Then along came wide area networks, or WANs, as a means to securely connect several LANs set up in geographically dispersed branch offices. Over time WANs proved to be expensive and inflexible, so they began to be replaced with software-defined wide area networks, or SD-WANs, which offered heightened data-transfer efficiencies.

However, the first-generation of SD-WAN solutions were notable for one key thing: they were solely focused on improving connectivity and did little to account for security.

RSAC insights: SolarWinds hack illustrates why software builds need scrutiny — at deployment

By Byron V. Acohido

By patiently slipping past the best cybersecurity systems money can buy and evading detection for 16 months, the perpetrators of the SolarWinds hack reminded us just how much heavy lifting still needs to get done to make digital commerce as secure as it needs to be.

Related: DHS launches 60-day cybersecurity sprints

Obviously, one change for the better would be if software developers and security analysts paid much closer attention to the new and updated coding packages being assembled and deployed on the fly, in pursuit of digital agility.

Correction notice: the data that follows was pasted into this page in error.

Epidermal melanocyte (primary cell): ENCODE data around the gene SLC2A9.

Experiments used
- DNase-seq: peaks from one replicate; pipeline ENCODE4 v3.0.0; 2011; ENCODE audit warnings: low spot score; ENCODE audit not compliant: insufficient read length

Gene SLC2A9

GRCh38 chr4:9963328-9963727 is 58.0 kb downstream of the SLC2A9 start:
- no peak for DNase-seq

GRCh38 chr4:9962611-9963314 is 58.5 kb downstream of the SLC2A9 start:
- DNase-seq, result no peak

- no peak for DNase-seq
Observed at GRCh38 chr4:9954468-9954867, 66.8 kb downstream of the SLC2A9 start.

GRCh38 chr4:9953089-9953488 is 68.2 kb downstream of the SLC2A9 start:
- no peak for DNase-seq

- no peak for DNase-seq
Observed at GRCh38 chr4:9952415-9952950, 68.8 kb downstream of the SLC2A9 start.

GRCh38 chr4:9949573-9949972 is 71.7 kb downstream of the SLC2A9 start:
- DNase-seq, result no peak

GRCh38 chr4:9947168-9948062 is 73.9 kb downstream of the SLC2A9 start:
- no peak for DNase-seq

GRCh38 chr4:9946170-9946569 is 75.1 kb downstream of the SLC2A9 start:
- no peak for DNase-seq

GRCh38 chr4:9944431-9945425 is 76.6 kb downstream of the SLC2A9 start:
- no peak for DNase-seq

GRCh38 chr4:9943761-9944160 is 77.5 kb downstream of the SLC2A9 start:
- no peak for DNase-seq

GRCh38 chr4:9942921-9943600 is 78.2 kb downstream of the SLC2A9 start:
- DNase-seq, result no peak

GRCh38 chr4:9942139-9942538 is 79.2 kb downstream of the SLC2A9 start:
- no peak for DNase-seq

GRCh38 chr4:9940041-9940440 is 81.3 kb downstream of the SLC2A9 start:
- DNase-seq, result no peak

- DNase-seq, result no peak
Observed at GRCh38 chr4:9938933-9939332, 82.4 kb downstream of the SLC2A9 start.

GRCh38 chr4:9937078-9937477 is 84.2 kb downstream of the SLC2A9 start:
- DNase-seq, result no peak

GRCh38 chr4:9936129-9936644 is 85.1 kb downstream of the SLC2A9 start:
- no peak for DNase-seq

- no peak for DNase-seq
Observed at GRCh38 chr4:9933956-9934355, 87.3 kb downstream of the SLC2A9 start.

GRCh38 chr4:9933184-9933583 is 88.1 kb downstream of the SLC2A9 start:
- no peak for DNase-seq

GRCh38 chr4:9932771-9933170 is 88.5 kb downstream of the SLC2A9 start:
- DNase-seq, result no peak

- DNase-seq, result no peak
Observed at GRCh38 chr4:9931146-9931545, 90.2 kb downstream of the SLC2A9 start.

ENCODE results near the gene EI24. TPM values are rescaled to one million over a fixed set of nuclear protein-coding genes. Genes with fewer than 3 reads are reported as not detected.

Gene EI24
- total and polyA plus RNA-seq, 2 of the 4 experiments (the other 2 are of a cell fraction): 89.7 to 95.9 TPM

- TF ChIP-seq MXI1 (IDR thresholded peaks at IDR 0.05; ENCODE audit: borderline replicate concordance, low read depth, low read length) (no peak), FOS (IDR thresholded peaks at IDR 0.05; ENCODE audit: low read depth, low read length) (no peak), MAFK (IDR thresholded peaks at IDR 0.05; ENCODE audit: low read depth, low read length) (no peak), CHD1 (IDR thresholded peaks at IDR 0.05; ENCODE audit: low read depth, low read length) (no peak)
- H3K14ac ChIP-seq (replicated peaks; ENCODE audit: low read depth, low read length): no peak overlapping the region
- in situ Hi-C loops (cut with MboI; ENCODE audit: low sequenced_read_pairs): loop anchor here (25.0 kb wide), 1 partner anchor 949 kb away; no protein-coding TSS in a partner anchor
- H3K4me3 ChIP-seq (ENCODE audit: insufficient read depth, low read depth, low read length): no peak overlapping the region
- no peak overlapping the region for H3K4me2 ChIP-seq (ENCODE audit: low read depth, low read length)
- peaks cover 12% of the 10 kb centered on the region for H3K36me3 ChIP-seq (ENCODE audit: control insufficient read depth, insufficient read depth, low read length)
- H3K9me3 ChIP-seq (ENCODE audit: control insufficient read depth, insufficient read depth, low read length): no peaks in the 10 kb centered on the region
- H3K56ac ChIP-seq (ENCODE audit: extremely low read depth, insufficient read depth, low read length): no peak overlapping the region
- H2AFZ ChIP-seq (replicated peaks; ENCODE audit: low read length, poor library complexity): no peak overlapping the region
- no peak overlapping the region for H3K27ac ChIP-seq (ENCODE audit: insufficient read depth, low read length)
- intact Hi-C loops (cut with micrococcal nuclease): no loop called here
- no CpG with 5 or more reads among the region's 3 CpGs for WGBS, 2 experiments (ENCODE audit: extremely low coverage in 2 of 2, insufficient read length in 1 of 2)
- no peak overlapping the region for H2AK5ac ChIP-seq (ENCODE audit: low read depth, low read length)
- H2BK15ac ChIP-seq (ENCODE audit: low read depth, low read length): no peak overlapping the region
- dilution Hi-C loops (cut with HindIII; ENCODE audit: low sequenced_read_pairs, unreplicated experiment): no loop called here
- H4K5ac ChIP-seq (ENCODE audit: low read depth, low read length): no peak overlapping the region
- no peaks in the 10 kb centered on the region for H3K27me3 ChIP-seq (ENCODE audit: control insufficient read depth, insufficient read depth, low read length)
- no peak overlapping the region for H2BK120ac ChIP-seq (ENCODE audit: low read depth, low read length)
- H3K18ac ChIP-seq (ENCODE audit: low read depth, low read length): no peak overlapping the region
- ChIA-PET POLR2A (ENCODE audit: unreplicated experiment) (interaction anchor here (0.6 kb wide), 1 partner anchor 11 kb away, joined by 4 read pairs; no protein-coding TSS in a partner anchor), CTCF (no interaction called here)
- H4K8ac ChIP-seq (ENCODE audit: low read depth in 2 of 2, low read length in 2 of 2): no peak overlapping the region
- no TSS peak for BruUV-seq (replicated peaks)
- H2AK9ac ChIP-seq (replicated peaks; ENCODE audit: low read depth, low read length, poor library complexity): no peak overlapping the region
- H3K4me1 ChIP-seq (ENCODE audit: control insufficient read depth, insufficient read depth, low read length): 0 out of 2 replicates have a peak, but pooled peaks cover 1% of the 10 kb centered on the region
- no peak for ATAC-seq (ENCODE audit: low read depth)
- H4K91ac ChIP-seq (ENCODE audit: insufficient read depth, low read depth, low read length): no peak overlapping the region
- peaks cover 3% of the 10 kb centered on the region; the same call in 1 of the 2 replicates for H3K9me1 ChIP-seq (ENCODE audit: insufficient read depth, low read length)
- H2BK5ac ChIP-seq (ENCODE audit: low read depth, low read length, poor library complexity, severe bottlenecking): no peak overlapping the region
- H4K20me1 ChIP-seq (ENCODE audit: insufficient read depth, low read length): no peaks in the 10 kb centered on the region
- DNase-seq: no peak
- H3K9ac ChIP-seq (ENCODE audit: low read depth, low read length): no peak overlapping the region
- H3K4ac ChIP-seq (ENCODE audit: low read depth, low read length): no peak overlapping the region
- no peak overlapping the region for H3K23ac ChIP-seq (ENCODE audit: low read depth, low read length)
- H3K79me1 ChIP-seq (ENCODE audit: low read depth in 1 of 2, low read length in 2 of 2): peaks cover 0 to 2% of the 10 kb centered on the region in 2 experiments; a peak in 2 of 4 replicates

I recently had the chance to discuss this with Tomislav Pericin, chief software architect and co-founder at software security firm ReversingLabs. We talked about how the capacity to, in essence, rapidly reverse engineer new software and software updates — without unduly hindering agility — could make a big difference.

For a full drill down, please give the accompanying podcast a listen. Here are the key takeaways:

Targeting the build

One thing I did not realize about the SolarWinds hack is precisely how the attackers fooled more than 18,000 organizations into accepting an infected update of the widely-used Orion network management tool. I had assumed that they either stole or spoofed a SolarWinds digital certificate, which they then used to authenticate the tainted update. The payload malware: Sunburst, a heavily-obfuscated backdoor.

Actually, these attackers went through a lot of effort to first gain deep access inside of SolarWinds’ network. Next, they located and took control of the build process used to compile the various pieces of coding that SolarWinds’ software developers assembled to make up its Orion software updates.